Biology - Lecture 5 (Neurons)

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  • Lecture 5 - Neurons
    • The brain contains neurons, and neurons are like eukaryots...
      • they have a nucleus that contains DNA, they have mitochondria,a cytoplasm and a cell membrane
    • The cell membrane (any cell in the body)
      • Phospholipid (onion sprout) made up of the phosphate head, and two fatty acid tails (legs)
        • The phospholipids form a bi-layer. Anything that wants to get into the cell has to get past the phospholipid bi-layer.
          • This membrane is called selectively permeable, it will let some things through and other things have to go through extreme lengths to go through. 
            • Anything electrically charged cannot go through this bi-layer. The molecules that can go through are things like water, oxygen, glucose, and amino acids. 
      • The fatty acid tails are hydrophobic.Phosphate head is hydrophilic.
      • Some molecules can diffuse through the membrane = anything that moves from an area of high concentration to an area of low concentration down the concentration gradient. 
        • If there are less particles or molecules on one side of them membrane, then molecules will randomly move to make it even (all about equilibrium). 
    • A protein is a chain of amino acids
      • A transmembrane protein is one that has a channel all the way through. These channels only allow certain molecules to pass through (e.g. sodium, potassium). 
        • Other little things that hold membrane together: cholesterol molecules, glycolipids and glycoproteins (which look like trees) that are receptors and are specialised to only receive messages from certain molecules. 
    • Three important proteins in the membrane
      • Pumps use ATP for energy, and can push things out of the cell.    
        • What do pumps do for the cell?    
          • The sodium-potassium pump pumps three Na out for every two K in. To change the shape in order to allow for that requires ATP (energy).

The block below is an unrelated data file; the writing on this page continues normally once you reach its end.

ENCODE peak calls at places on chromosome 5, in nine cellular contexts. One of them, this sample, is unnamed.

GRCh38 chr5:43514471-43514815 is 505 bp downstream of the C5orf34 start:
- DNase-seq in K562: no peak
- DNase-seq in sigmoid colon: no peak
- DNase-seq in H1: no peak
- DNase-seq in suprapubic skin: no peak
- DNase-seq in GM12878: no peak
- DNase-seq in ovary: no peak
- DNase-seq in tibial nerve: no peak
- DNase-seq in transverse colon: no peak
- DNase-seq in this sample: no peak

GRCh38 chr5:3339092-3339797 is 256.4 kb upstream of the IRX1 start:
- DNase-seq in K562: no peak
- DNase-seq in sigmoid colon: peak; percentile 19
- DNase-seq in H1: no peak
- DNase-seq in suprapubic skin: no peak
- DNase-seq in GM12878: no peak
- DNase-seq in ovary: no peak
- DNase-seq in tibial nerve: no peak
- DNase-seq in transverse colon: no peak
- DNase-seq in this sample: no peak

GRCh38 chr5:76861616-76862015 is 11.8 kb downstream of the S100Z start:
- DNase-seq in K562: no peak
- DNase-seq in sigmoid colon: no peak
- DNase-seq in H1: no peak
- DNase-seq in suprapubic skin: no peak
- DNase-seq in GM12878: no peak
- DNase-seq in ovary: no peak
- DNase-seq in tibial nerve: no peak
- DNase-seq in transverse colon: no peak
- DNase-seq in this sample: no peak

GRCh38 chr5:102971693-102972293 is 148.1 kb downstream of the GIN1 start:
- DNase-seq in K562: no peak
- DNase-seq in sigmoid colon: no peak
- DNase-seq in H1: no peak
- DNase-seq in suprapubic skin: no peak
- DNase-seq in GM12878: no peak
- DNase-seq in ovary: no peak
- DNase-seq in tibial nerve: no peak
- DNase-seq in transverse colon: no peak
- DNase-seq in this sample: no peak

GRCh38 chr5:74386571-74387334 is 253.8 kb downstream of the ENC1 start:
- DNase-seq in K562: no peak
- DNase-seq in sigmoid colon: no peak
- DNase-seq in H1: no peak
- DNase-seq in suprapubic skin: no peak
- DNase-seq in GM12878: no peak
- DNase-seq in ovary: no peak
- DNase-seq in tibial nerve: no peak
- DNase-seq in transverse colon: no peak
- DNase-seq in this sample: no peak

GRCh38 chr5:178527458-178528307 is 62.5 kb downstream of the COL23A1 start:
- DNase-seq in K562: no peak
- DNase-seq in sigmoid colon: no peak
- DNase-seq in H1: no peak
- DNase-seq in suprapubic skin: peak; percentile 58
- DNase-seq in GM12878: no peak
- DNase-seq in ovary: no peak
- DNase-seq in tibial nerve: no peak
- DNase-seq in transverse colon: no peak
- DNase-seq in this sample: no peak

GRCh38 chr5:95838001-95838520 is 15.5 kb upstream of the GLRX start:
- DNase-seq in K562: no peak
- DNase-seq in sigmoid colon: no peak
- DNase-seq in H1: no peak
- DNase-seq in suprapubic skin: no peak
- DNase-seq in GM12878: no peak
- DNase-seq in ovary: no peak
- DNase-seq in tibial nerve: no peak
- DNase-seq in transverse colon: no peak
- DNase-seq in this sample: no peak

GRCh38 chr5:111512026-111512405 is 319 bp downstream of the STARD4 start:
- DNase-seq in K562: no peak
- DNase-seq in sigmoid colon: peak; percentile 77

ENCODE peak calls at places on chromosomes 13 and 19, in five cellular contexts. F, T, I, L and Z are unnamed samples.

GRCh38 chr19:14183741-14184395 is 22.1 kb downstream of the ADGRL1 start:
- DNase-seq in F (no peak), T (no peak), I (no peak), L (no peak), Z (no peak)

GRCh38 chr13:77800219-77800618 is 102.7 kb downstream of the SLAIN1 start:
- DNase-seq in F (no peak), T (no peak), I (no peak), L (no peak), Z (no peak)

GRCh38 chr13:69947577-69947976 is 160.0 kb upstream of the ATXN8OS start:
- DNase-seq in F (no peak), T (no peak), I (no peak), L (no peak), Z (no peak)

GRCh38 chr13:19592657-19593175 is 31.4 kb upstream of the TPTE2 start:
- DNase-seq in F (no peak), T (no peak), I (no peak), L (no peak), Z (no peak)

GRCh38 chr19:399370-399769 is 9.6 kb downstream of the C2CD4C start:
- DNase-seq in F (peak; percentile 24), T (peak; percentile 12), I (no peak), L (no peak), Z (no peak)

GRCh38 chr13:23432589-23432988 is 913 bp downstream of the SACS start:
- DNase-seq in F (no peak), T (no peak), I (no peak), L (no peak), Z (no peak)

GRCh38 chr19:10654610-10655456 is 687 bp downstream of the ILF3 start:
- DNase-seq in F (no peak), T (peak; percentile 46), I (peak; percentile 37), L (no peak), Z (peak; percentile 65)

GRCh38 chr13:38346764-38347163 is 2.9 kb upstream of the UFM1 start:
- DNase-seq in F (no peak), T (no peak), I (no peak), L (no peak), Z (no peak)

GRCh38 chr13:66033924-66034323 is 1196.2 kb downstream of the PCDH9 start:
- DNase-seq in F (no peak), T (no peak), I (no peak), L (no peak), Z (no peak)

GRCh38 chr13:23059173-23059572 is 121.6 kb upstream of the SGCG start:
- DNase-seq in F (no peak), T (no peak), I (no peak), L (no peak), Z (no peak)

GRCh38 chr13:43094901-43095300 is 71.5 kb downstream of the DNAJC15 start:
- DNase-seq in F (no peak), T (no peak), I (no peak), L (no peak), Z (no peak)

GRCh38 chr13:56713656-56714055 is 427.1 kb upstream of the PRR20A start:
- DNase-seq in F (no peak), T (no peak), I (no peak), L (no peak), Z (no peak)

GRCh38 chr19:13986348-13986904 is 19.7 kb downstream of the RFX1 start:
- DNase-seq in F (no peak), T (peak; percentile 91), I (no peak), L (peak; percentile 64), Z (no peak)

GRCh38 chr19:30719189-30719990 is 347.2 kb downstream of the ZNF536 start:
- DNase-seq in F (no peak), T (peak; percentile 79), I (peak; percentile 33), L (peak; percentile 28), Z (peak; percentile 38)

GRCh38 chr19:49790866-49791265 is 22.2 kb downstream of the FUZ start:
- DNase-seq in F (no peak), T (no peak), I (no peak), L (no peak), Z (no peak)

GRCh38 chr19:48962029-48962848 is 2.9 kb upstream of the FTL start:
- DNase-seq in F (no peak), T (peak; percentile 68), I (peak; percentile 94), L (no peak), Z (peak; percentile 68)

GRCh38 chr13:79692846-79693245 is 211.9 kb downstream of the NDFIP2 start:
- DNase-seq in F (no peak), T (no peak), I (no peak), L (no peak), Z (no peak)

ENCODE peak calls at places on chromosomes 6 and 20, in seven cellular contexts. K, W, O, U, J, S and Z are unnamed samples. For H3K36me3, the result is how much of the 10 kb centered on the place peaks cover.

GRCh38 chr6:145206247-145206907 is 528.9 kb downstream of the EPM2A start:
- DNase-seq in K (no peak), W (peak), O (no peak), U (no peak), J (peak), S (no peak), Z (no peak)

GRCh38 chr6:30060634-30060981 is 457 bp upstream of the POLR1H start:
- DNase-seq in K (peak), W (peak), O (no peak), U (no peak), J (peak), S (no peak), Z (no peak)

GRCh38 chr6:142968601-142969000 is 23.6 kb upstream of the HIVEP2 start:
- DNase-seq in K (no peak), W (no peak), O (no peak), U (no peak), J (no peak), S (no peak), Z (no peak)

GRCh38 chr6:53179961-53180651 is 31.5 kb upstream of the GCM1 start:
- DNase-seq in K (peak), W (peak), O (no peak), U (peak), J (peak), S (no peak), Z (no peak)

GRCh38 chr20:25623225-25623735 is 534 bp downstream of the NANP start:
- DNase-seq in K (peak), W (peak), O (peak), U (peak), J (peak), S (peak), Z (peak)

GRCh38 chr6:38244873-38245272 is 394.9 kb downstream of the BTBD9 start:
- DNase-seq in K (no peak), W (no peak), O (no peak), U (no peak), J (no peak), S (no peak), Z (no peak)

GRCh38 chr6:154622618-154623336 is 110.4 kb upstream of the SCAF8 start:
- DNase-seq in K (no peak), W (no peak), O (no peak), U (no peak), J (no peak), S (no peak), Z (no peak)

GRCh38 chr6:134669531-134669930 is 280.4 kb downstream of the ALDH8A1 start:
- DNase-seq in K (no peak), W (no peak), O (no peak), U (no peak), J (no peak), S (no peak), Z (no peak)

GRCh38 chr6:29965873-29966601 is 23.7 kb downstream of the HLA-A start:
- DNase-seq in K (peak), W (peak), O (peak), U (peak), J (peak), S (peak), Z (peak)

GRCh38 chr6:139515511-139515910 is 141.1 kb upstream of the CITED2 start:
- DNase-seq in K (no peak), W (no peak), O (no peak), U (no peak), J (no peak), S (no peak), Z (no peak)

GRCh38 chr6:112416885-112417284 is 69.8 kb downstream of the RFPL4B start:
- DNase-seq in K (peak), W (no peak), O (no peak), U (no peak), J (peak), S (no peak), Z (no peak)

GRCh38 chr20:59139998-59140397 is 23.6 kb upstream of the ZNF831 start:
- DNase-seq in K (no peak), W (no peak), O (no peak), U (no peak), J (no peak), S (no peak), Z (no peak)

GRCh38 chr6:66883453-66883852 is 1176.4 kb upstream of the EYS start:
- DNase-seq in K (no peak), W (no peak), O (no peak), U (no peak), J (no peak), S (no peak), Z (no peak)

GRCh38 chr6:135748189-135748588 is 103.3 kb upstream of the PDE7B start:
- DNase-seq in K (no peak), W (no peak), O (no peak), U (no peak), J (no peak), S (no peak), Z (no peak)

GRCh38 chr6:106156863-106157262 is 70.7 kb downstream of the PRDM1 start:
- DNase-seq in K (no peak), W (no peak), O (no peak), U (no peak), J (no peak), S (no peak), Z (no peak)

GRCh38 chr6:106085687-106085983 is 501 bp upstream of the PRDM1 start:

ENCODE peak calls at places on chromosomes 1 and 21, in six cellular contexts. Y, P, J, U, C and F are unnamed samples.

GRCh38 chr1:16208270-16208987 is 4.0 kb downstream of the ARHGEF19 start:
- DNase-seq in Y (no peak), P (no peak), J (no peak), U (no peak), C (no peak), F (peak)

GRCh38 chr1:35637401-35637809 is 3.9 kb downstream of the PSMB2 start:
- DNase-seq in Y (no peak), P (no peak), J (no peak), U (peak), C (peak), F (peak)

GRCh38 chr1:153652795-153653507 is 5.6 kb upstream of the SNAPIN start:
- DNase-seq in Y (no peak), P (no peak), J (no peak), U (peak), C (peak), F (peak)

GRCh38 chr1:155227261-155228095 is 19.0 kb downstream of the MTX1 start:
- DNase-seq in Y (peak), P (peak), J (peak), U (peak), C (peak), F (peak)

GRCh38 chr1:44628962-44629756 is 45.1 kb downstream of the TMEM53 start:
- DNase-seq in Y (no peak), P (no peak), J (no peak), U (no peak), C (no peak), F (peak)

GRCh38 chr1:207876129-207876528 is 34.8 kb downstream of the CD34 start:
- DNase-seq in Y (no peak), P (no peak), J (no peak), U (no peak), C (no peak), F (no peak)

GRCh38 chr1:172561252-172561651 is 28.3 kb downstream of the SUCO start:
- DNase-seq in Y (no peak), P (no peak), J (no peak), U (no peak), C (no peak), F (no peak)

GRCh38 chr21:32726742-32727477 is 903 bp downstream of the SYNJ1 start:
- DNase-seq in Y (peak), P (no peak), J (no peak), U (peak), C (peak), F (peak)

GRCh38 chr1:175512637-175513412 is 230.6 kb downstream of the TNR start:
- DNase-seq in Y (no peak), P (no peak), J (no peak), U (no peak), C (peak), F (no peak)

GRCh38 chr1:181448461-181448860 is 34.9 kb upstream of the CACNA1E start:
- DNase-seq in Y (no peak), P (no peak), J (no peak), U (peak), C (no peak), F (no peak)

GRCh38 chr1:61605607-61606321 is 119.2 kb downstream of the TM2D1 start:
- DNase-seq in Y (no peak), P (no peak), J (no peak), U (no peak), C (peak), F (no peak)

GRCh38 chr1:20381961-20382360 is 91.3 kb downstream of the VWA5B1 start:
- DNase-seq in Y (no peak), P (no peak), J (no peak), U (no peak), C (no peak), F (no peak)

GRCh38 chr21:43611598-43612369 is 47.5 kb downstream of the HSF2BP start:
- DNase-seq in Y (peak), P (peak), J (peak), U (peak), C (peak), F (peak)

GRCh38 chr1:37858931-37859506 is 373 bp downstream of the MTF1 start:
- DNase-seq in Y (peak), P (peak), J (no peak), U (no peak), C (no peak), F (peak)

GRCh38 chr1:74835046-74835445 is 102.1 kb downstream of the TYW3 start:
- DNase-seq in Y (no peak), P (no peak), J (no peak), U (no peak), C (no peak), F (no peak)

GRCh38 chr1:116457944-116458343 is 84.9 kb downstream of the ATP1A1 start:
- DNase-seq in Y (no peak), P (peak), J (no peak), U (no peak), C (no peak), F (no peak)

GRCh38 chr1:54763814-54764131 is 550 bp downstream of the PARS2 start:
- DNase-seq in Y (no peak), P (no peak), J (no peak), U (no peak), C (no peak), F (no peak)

• The calcium pumps take calcium out of the cytoplasm (Ca2+).    
          • Pumps make the concentration of the ions different, relative to inside and outside of the cell.    
            • Osmosis: the movement of water molecules from an area of high concentration to an area of low concentration down the concentration gradient.    
      • Ion channels = sodium, potassium, chlorine or calcium. Don’t use energy, pass through by diffusion; channels open and close by changing shape.    
        • What do channels do for the cell?    
          • They allow ions across the brain, such as sodium, potassium and calcium.    
          • Most channels are made from four proteins that have a central pore (channel).    
          • They have a selectivity filter, only allow certain ions of a specific charge, size and shape through the membrane.    
          • Cell membranes have potassium leak channels which are always open and let potassium out but not sodium. 
            • The channels are really important because they allow for more potassium to leave the cell
              • Which means that the outside is more positive than the inside of the cell and so electrostatic forces start out pull the potassium back into the inside.    
      • Receptors = can bind to specific molecules, and once they’ve bound they transmit information across the membrane.    
    • Periodic table
      • Groups 1&2 lose electrons easily. Group 17 all gain electrons easily   
        • When you have an atom or a molecule, you have balanced protons and electrons. 
      • A positive ion (Na+ (sodium), K+(potassium)) is a cat ion, they have more protons than electrons, which makes them more positive. 
        • A negative ion (Cl- (chlorine)) have more electrons than protons, and are anions.    

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